We are more accustomed to the psychological phenomenon of hoarding than we’ve ever been, most of us, in no small part thanks to exploitative, latter-day circus-geek point-and-shudder ‘reality’ TV programs like ‘Hoarders‘. A lot of us, myself included, have known people who were somewhere along the spectrum that ends with compulsive hoarding. And we are aware that an unchecked compulsion to collect stuff can destroy a life just about as comprehensively as a coke habit.

I would suggest that that spectrum actually begins with the otherwise benign habit of collecting, and this is where things get sticky.

It takes effort to collect things in the real world. It takes work, and it takes money, and it takes space. It’s also fairly harmless, at low intensity, and there’s little to no stigma attached to it. Society still tends to think it’s a little wackier for an adult to collect, say, action figures than it is for a kid to do so, or rocks, or fossils, or whatever, but this has been changing. Collecting, like so many habits and behaviours, once mainly thought to be the preserve of the young, has crept into the range of unexceptional activities for adults. And that’s probably a good thing, because living and letting live is, I reckon, a good maxim for a society to abide by. You’re 40 years old and you collect comics? Or games? Or dolls? Sure, why not? Go to it if it makes you happy!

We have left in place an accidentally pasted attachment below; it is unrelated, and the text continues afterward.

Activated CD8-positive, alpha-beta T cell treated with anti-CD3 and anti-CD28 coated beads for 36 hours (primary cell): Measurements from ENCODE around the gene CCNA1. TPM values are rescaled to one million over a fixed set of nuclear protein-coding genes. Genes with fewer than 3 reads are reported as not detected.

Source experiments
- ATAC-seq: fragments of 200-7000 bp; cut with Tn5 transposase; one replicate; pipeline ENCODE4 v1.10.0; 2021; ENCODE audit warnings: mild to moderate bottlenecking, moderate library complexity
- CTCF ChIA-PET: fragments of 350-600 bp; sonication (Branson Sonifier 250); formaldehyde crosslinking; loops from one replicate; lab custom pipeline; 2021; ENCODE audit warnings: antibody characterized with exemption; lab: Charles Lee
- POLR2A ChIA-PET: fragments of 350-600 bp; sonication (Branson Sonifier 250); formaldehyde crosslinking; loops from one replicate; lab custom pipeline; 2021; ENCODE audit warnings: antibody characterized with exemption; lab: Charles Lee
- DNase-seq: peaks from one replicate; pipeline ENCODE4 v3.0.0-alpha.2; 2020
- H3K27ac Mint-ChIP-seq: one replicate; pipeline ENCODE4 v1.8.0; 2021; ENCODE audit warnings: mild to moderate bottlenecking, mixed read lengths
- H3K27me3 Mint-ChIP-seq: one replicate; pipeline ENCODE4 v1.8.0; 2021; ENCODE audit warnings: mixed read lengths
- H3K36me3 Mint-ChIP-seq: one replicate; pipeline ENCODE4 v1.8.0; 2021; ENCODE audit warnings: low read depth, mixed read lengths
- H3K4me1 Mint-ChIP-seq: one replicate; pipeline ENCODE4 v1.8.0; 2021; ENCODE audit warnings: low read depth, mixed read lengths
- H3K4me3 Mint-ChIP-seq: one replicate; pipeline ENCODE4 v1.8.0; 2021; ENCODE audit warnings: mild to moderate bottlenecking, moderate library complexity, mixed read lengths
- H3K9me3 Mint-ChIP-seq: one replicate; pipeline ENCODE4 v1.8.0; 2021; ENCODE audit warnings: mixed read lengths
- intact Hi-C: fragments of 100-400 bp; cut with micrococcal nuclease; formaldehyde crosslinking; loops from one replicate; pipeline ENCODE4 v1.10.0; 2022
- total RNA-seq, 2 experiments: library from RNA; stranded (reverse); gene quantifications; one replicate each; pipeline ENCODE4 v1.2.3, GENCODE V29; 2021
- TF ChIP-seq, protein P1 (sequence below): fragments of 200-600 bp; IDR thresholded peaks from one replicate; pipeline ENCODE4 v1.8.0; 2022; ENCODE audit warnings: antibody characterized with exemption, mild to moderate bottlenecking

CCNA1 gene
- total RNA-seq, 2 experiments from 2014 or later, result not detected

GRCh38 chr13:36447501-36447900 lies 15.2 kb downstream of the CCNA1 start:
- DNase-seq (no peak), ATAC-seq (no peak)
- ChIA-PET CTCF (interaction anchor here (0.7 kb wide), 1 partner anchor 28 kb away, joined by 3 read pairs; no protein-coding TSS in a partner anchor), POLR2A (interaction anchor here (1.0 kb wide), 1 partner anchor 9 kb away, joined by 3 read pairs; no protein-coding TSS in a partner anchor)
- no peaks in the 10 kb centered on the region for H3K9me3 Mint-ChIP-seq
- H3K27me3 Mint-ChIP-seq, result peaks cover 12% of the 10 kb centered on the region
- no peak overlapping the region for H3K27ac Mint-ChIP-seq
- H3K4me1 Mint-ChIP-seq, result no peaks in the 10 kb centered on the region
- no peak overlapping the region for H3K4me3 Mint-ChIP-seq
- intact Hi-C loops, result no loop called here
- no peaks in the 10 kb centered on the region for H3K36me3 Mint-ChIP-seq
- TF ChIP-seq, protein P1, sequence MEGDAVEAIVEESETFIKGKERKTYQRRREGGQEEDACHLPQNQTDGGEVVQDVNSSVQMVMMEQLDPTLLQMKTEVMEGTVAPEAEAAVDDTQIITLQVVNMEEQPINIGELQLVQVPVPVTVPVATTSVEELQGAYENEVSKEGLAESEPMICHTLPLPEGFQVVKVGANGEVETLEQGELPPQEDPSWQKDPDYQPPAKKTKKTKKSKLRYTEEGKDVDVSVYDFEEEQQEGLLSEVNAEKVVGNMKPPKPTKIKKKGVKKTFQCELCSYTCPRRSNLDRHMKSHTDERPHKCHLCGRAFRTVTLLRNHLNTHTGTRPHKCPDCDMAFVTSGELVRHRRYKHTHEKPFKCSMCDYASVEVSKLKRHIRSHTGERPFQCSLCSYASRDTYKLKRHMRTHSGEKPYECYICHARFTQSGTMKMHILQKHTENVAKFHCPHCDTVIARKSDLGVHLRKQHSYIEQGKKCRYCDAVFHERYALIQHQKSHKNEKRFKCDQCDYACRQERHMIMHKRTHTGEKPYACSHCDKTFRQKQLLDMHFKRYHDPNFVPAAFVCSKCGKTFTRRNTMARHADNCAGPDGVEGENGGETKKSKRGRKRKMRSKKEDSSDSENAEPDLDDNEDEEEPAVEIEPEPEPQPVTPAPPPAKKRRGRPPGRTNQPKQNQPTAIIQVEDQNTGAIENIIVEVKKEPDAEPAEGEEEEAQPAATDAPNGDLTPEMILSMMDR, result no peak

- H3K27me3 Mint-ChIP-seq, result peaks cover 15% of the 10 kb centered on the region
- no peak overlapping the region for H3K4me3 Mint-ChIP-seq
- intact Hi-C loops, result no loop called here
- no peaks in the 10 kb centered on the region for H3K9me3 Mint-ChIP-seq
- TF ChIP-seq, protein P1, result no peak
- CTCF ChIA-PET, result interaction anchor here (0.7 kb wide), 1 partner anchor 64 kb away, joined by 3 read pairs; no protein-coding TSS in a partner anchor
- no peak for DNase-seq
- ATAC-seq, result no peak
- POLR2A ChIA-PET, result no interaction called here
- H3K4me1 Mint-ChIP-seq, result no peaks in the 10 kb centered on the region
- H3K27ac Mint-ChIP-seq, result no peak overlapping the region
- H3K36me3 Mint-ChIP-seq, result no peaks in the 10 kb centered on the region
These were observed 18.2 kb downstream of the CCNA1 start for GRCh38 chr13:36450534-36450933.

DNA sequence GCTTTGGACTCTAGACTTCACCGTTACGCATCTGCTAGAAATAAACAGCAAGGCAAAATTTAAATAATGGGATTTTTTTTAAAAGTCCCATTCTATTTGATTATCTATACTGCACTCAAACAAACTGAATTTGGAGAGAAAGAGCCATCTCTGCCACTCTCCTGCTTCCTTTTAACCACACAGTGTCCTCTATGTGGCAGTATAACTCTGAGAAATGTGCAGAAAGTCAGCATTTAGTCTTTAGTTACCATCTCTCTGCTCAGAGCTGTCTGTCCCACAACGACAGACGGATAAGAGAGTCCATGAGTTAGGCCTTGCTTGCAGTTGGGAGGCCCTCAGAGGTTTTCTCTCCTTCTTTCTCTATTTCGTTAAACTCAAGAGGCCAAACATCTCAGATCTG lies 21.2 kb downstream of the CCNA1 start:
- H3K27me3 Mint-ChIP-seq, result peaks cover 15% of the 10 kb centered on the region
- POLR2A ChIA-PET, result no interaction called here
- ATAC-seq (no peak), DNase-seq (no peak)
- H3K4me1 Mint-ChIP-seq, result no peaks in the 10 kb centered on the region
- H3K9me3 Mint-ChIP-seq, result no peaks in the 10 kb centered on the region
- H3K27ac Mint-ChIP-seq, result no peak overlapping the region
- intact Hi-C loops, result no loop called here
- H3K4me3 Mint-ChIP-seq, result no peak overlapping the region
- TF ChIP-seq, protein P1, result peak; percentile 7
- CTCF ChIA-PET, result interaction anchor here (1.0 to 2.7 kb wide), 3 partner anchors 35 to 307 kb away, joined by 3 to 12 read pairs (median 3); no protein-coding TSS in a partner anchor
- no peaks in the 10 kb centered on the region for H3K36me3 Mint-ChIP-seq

Collecting is emblematic of what have become widely accepted and vibrant subcultures, and though there are certainly people who will judge you for it, there are people who are keen to judge others for just about anything. That’s the way people are. Arguments could be made — and I’ve made them in the past — that these subcultures define themselves a little too much around what consumer or cultural products are bought, accumulated and cherished, perhaps, pushing our tribal identification and sense of individuality into the deep end of the commercial pool, but this is where we find ourselves, and so be it.